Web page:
At a Loss for Creative Business Ideas? Start Stealing

by Stephanie Lee
At a Loss for Creative Business Ideas? Start Stealing

Entrepreneur Stephanie Lee’s monthly guest column for self-employed travel agents often focuses on issues related to working from home.

I have a little notebook where I record quotes that catch my ear. At Minnebar, a tech conference I attended this month, one of the presenters had a gem of a quote during his presentation: “Real smart people steal from people.”

I love this because I love stealing. I am an unabashed Thief of Ideas.
 
So I wrote down his quote, saying to myself, “I need to steal that quote and use it somewhere.”

Copying vs. stealing
Good artists copy, great artists steal. – Pablo Picasso

Before I get into the details of how I steal – so you can start stealing too, of course – it’s important to emphasize the difference between copying and stealing. With one approach you leave your own creative footprint; the other route just ends up making you look silly.

Copying is taking an existing idea and doing nothing to it. There’s no beauty in it.

Now stealing, that’s a beautiful thing. That’s when you mash together different ideas and turn them into something that is (one hopes) better or different.

Your parents may have told you that imitation is the sincerest form of flattery. Ignore them; it’s not. It’s bad art. They probably also told you stealing is bad. Ignore that too.

If you want to be a successful business owner, you need to steal. You also need to paint your own picture, not someone else’s.

Creative business
For those of us who are self-employed, creativity is essential to running our businesses. How are we going to do things differently, set ourselves apart? Real smart people steal from people. We steal from people, that’s how.

We aggregate ideas from others, mix them together in a pot, add a dash of our own, and – voila! – out comes our unique contribution to the business world.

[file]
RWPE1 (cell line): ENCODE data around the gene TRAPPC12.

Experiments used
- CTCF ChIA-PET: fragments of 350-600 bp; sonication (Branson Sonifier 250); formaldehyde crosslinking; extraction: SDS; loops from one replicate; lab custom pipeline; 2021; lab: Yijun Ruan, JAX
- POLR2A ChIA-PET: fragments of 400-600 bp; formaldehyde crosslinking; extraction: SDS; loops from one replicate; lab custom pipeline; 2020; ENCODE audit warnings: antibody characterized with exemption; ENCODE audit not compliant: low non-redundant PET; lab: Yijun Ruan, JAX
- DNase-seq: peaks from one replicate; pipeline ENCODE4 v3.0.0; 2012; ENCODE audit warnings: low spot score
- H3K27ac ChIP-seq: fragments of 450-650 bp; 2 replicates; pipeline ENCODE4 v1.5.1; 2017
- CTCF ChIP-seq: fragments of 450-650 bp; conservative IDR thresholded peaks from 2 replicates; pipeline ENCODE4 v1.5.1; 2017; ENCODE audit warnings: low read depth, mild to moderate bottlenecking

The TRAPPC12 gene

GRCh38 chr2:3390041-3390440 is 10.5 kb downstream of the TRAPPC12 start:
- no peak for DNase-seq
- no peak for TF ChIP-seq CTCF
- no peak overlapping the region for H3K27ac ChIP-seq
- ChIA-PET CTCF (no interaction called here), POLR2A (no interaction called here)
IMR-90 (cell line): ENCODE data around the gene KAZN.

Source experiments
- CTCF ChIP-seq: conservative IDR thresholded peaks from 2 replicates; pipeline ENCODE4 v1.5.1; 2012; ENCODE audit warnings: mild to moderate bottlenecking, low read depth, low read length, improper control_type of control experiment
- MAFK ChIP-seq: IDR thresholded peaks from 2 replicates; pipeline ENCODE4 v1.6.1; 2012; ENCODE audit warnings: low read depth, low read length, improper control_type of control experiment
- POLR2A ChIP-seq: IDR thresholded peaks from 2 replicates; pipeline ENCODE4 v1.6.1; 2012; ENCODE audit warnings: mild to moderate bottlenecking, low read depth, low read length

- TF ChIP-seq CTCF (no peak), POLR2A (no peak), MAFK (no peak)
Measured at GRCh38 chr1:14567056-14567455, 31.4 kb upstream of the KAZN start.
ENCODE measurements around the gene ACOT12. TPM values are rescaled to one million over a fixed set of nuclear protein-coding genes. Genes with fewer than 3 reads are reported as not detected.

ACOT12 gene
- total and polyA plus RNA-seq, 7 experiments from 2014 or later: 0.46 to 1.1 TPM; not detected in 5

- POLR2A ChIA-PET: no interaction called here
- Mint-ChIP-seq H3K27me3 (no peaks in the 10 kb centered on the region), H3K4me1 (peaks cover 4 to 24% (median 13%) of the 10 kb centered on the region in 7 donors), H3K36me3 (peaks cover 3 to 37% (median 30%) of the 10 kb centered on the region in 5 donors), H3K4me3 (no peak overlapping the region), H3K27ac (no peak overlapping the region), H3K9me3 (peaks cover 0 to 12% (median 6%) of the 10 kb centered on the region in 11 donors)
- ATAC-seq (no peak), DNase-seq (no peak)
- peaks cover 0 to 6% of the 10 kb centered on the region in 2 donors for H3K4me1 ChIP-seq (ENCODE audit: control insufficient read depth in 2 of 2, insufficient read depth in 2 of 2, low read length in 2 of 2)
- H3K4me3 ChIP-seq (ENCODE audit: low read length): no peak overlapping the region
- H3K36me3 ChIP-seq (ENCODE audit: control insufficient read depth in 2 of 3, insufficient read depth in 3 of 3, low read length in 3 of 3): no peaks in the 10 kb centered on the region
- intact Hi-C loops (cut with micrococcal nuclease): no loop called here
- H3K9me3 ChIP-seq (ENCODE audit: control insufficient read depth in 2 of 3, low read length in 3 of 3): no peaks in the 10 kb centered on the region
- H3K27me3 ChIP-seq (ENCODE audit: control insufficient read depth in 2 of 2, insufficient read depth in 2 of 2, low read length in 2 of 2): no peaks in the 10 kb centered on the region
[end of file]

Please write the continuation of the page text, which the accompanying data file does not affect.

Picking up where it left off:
Acronym-lovers will say you need your own unique selling proposition or USP. I say: Steal and create to make a distinctive experience for your clients.

How I steal
I can’t really say I come up with new ideas. I’d be more inclined to say I’m an observant woman who writes down and takes pictures of things I like.

I also go out of my way to have new experiences.

I am also absurdly adept at finding ideas to steal via Google. I’m a master of searching and sorting through the ideas the search engine spits out at me.

Now I’m encouraging you to steal for the purpose of becoming a better businessperson. If you’re a newbie to creative thievery for business, here are a few things that work for me.

Keep notes
I write down things I like. These can be quotes, the flow of a conference schedule, the inspiring people I meet, an unusual or unique way that someone greets me.

I rip out articles, pictures, ads in magazines and newspapers that speak to me, even if I’m not sure why I like them. It may give me an idea for a future article or suggest the layout for an ad next year.

It’s the best of the best I’ve run across in life, all compiled in one place.

I use these notes for inspiration.

Use Google Images
Google Images is a rich repository of visuals that I use for creative inspiration. I pull aspects from different projects that I like and visually mash them up into my own project. This is one of my favorite sources.

Artistically challenged
I have no talent when it comes to art, at least not in the usual sense of talent. Luckily, the Information Age has made it easy for us non-artists; we have immense amounts of information we can access to help us create a vision.

For your vision to come into fruition you don’t need to be artistically gifted, you just need to be able to show your vision to those who are.

Proof in the pudding
Every “new” idea is built of old ideas. By now this shouldn’t come as a shocker; this article is full of stolen ideas, mixed into my own special concoction, and baked at 350 for 18 minutes.

As I said earlier, I’m a Thief of Ideas.

Now I’m encouraging you to do the same.

It’s only appropriate that I end this column by thanking everyone I stole ideas from. Thank you to: Wolf Loescher, the Minnebar speaker who sparked my interest with his quote; Bridget Lee, my sister who inspired the seed to this article; Pablo Picasso, for his quote and insights; Austin Kleon, for his book Steal Like an Artist.

Stephanie Lee operates Host Agency ReviewsSM, which features agent reviews of host agencies and tips for starting and growing a travel agency. Connect with Steph on Facebook, Twitter or Google+.

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Tip of the Day
Remember that we are in an amazing business and you help people fulfill their dreams. Sometimes we just need to look around again to remind ourselves that we are in the mansions of industries with really fun and exciting products to sell.
 
Scott Koepf, TMR Columnist 
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